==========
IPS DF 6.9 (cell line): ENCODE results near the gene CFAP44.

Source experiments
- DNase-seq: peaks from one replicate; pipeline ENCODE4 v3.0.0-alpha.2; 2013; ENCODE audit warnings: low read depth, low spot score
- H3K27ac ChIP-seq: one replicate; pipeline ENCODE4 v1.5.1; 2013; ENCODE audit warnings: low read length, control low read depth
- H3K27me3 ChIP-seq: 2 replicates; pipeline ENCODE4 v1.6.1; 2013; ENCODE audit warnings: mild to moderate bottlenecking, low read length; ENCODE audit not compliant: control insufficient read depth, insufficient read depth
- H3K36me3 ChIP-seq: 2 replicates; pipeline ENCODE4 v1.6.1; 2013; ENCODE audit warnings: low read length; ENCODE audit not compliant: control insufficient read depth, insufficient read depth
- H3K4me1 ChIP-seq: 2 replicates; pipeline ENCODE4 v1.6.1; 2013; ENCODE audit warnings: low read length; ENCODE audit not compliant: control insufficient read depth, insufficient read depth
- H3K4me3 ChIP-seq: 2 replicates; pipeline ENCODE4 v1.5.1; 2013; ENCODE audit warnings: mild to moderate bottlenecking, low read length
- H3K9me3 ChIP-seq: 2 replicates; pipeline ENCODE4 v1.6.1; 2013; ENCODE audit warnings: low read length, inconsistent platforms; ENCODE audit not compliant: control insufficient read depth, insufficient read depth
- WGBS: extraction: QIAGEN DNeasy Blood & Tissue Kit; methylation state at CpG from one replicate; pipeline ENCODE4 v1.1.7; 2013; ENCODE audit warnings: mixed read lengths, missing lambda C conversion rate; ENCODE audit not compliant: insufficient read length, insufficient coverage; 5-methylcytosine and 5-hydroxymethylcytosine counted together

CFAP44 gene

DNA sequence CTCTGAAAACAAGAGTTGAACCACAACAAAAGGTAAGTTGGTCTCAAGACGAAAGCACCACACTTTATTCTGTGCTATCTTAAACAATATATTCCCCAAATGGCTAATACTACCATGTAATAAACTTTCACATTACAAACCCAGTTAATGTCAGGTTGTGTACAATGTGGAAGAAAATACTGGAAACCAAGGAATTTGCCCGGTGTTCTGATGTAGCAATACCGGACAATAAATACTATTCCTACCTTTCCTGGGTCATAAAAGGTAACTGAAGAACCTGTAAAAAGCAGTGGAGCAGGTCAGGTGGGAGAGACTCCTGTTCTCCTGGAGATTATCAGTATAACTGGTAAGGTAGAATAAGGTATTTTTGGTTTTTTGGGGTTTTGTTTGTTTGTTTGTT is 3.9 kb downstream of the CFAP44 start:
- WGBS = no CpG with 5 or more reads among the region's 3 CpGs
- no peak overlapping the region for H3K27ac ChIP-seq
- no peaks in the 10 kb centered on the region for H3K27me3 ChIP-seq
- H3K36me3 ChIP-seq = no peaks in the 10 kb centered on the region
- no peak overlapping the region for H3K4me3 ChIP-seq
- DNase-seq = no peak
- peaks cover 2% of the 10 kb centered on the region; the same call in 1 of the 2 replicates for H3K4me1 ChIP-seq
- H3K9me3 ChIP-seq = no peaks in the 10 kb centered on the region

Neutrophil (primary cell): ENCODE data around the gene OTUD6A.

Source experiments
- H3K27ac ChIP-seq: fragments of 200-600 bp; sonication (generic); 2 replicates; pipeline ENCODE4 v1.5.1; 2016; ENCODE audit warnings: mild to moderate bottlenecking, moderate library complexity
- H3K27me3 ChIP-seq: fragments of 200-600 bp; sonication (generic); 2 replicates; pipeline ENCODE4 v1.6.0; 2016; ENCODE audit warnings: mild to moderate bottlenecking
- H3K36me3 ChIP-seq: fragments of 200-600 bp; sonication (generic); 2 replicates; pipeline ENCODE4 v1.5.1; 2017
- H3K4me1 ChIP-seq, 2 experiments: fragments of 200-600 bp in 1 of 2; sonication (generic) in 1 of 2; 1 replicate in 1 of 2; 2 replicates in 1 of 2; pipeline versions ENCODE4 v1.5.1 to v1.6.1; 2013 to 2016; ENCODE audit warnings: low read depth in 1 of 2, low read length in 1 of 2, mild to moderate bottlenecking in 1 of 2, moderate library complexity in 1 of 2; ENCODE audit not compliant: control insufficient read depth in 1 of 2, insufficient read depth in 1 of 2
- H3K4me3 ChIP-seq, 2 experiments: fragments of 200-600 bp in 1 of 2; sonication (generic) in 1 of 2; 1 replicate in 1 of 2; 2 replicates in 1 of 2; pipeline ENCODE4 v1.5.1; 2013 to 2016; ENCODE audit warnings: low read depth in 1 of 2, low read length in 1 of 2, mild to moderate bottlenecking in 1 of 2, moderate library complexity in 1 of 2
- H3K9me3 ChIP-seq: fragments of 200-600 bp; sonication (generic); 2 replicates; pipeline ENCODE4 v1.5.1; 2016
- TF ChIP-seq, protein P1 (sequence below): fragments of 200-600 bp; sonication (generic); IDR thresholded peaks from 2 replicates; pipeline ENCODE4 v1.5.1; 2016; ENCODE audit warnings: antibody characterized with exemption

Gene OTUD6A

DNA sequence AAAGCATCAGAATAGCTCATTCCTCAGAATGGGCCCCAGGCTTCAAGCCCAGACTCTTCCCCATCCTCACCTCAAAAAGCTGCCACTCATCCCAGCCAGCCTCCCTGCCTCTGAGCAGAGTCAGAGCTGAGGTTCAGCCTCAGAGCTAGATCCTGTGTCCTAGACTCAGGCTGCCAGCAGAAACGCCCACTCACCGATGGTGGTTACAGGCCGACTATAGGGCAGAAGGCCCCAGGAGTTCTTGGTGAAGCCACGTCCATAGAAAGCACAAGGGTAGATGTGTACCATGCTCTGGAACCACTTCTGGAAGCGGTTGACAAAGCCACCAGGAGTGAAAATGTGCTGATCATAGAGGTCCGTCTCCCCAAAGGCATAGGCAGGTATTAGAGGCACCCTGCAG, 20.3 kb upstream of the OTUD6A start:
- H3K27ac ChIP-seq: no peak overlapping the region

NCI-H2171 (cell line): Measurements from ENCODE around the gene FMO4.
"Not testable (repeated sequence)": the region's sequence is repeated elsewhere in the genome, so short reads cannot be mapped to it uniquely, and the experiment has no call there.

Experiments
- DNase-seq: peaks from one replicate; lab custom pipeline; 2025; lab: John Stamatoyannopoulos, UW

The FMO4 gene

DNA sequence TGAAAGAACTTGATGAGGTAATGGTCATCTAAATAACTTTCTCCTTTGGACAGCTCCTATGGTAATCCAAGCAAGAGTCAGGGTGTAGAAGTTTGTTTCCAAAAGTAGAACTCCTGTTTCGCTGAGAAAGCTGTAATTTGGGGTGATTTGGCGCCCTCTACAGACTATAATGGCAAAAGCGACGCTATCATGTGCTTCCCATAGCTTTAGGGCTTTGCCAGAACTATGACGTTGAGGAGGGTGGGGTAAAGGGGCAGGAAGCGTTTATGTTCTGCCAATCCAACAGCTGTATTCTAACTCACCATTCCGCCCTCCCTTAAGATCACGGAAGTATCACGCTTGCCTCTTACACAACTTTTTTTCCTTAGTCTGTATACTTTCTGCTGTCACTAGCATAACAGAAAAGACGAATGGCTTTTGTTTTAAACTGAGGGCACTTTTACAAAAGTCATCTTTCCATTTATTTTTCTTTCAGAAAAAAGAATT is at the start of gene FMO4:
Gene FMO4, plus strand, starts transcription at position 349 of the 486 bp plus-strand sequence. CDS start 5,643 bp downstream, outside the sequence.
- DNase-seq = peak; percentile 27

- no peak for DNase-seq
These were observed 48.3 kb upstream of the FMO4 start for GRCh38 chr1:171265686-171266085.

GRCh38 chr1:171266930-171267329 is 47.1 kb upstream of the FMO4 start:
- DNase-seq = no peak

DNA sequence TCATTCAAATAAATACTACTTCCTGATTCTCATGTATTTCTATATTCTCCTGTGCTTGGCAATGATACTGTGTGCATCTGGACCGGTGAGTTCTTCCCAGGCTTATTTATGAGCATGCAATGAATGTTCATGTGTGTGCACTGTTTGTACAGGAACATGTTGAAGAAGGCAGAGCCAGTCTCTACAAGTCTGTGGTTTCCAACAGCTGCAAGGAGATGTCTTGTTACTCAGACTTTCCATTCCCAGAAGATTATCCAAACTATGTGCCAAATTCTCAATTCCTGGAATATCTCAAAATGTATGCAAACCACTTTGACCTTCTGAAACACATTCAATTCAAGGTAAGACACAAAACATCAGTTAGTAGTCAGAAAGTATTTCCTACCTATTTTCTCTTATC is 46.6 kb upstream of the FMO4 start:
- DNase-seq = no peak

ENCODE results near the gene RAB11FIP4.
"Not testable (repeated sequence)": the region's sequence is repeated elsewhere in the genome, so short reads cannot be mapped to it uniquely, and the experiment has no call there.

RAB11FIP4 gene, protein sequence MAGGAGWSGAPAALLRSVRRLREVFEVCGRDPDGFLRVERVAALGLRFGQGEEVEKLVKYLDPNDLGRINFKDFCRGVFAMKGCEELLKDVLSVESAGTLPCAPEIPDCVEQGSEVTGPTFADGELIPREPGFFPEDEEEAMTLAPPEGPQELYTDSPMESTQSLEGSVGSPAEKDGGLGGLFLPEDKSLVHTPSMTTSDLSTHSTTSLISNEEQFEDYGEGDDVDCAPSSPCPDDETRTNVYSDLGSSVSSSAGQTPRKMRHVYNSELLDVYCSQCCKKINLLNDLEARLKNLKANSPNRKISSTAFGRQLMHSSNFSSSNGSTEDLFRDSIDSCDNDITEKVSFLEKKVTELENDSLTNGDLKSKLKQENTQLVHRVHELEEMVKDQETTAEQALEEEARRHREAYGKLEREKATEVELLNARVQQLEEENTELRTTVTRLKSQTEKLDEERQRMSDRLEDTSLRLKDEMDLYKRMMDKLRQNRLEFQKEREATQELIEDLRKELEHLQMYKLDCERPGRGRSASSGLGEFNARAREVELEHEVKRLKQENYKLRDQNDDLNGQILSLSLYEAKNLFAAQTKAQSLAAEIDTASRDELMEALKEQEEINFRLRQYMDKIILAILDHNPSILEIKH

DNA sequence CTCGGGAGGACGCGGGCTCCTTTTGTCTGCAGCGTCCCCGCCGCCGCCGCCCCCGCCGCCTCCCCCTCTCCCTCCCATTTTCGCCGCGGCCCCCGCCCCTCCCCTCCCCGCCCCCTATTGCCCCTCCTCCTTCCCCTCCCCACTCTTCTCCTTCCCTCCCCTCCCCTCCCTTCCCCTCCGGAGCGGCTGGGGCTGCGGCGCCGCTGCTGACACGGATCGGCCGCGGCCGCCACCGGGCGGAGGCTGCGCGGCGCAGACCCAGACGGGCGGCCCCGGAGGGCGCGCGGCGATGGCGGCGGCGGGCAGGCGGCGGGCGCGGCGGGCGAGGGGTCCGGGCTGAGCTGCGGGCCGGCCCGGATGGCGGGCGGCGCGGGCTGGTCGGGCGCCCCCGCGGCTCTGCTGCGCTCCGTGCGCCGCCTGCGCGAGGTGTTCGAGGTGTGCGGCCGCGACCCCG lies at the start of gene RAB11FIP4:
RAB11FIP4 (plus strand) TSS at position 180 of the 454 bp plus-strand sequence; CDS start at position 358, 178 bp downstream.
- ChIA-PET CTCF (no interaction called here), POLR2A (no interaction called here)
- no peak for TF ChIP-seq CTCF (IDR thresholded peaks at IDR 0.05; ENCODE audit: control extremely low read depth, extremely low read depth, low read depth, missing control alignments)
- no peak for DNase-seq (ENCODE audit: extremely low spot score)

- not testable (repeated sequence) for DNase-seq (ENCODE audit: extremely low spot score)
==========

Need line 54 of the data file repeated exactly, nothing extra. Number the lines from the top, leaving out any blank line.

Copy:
- no peak for DNase-seq (ENCODE audit: extremely low spot score)